If it happens at sea and you’re alone, you don’t have much choice – you have to paddle ashore. If it happens to someone in your group, stop them paddling immediately, put some more clothes on them, clip on a line and tow them ashore. What you do there and then will determine whether or not they can paddle tomorrow or the day after. Once ashore, they may still need help with getting out of paddling gear, erecting tent, etc – be aware!

OK, rest, splinting… maybe some anti-inflammatory medication. The next step, if those aren’t successful, is a visit to the doctor for a corticosteroid injection into the tendon sheath. If the doctor gets it in the right place, the relief is instantaneous and that may even cure the problem… as long as the arm is also rested.

Some years ago I had tenosynovitis in my right wrist. I gave it a week off and went back to serious paddling. It wasn’t enough and the condition became very painful, squeaky and chronic. While the success rate in surgical intervention is less than 100%, I did go for it… and I was lucky. It may not be the same for you!

Carpal Tunnel Syndrome

I’ve never seen a serious case of Carpal Tunnel Syndrome (CTS) caused by sea kayaking but, nevertheless, paddlers should be aware of its early stages as it can be quite uncomfortable. CTS is also known as Repetitive Strain Injury (RSI) and I remember its occurrence being common among keyboard operators, hairdressers and process workers. I think that awareness of OH&S issues in recent years has seen the introduction of better work practices and maybe it’s not so common these days.

What is it?

CTS is pain, numbness and tingling of the fingers (thumb and first three fingers only) caused by compression of the median nerve where it passes under the carpal ligaments. Carpal ligaments run across the heel of your hand (on the palm side) just in front of your wrist. Under the ligament, in the carpal tunnel, run veins, arteries, eight flexor tendons and the median nerve. There’s not much room in there and any swelling of the tendons (doing work, remember) can put pressure on the median nerve causing tingling and numbness.

If the pressure in the carpal tunnel continues, the nerve can become scarred, further tightening in the tunnel and leading to pain (especially at night) and ultimately, loss of hand function.

What causes it?

Well, quite obviously, the flexing of the wrist in paddling. I believe this condition would be more common in those paddlers who use feather angles of near 90 degrees. As the wrist is cocked one way and then the other, the tendons in the carpal tunnel are flexed back and forth, they swell slightly and put pressure on the nerve. A tight grip on the paddle shaft may be a cause too.

I’ve seen paddlers with tingling and numbness at sea during rest breaks shaking their hands to restore feeling, believing their problem to be poor circulation or numbness due to cold water. It is most likely these were not the causes of their problems. They were experiencing mild Carpal Tunnel Syndrome.


Once again, the best treatment is rest. I used to experience occasional finger tingles at sea and I found that a few rest stops would see the end of them. If the problem persists, longer rests may be needed.

Splinting the hand/s, especially at night is also helpful. Corticosteroid injection into the carpal tunnel is also claimed to be of benefit. In cases where loss of feeling in the hand and fingers is evident, a simple surgical operation to slit the ligament to relieve pressure on the median nerve is performed.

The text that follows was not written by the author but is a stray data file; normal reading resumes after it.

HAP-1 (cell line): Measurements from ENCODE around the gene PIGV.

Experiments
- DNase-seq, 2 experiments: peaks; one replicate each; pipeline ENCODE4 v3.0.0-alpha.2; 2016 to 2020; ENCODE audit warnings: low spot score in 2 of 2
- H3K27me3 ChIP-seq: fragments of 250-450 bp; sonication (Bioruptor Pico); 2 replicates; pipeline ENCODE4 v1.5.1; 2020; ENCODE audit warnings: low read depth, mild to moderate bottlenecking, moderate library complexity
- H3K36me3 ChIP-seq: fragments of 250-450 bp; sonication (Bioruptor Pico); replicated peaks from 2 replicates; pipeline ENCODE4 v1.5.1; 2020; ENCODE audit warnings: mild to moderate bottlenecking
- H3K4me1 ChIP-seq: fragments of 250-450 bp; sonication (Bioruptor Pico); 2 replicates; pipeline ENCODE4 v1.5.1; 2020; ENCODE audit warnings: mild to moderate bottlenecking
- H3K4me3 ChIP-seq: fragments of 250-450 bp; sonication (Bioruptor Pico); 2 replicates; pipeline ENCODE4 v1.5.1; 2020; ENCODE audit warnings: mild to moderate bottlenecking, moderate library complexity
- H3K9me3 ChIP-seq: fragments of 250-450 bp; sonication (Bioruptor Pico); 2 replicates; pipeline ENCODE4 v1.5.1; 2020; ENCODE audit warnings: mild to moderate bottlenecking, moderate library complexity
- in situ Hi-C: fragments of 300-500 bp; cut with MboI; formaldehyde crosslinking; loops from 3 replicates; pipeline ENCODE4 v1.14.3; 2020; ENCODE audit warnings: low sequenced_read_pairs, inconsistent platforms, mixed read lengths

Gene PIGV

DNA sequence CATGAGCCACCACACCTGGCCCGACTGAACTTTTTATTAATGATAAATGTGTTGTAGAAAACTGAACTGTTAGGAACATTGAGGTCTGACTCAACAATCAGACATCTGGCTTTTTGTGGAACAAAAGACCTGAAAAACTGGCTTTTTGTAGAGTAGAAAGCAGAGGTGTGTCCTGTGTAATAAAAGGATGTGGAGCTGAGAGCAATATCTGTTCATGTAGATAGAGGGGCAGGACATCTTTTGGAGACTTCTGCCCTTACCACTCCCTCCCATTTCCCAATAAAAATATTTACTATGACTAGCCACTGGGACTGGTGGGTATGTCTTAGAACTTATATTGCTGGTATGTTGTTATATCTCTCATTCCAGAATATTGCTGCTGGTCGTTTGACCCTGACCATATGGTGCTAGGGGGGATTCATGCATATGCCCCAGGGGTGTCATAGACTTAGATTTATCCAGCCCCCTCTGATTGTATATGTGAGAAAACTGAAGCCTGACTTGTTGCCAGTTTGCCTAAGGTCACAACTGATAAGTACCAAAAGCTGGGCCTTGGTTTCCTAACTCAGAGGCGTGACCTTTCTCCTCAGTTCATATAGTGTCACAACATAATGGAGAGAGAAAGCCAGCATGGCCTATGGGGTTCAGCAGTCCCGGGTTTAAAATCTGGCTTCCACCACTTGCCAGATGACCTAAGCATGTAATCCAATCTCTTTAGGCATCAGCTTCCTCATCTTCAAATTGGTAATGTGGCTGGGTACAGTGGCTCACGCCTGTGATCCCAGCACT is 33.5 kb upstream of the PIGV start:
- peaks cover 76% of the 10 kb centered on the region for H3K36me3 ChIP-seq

If a paddler in your group complains of tingling and numbness in their hand/s during a long paddle, you could:

  • introduce longer and more frequent rest stops
  • advise them to switch to an unfeathered paddle IF they are using a feathered blade
  • tow them for a while to rest their hands

Tennis Elbow

The medical name for this injury is Epicondylitis. It basically means ‘a lump above the lump at the end of a bone!’ There are two types of Tennis Elbow or Epicondylitis.

They are Medial and Lateral Epicondylitis. The latter is by far the most common injury.

What is it?

Despite its name, Tennis Elbow is not as common among tennis players as you would think. It is common in golfers, bricklayers, squash players and surprisingly violinists.

Tennis Elbow is a tear or overload injury and occurs at the elbow. Hold your arm with the elbow at right angles. On the outside of your elbow you can feel a bony lump about halfway up your elbow. This is a lateral epicondyle (now you know!). Tendons of extensor muscles in your forearm attach to the bone here.

What causes it?

Can you remember ever bumping this bone on a doorway as you’ve walked through and mentioned that you’ve bumped your funny bone? You can? Well, that’s often the start of a Tennis Elbow injury. The tear of the tendon attachment point onto the bone often follows a bump which you may or may not remember. It may be something simple such as opening a jar,  wringing wet clothes or feathering a paddle blade which does the final damage.

Once it’s happened though, you’ll know about it! It can be very painful and simple tasks such as picking up a cup of tea or shaking hands become impossible in severe cases.

There is usually no swelling although the site of the tear is very tender. Normal elbow movement is possible but resisted extension of the wrist upward is painful. Holding up a paddle in one hand can be similarly painful. In fact any action requiring gripping with a palm-down attitude will cause pain.


The good news is that the injury will respond to treatment. The bad news is that a full recovery may take 6 months to 2 years!

Rest is the first line of treatment. This should involve RICE (Rest, Ice, Compression, Elevation) as required. Anti-inflammatory drugs are also used if the injury is acute.

Corticosteroid injections are also used and surgical intervention too in severe cases.

Stretching and strengthening exercises are also prescribed during recovery.

I think an unfeathered paddle may assist if the tennis elbow injury is in the right arm.

If a Tennis Elbow injury occurs on a paddling trip, rest would be the first treatment to try. Depending on the severity of the injury, take a few days off, do some walking, read a book perhaps and then try some reduced effort paddling. Above all, listen to your body. More pain will mean a longer recovery.

When you do your pre-paddle stretches and warm-up routine, don’t neglect your hands, wrists and forearms.

If you suffer an arm injury, use commonsense: rest the injured limb immediately and then, as the man says, “If pain persists, see your doctor.”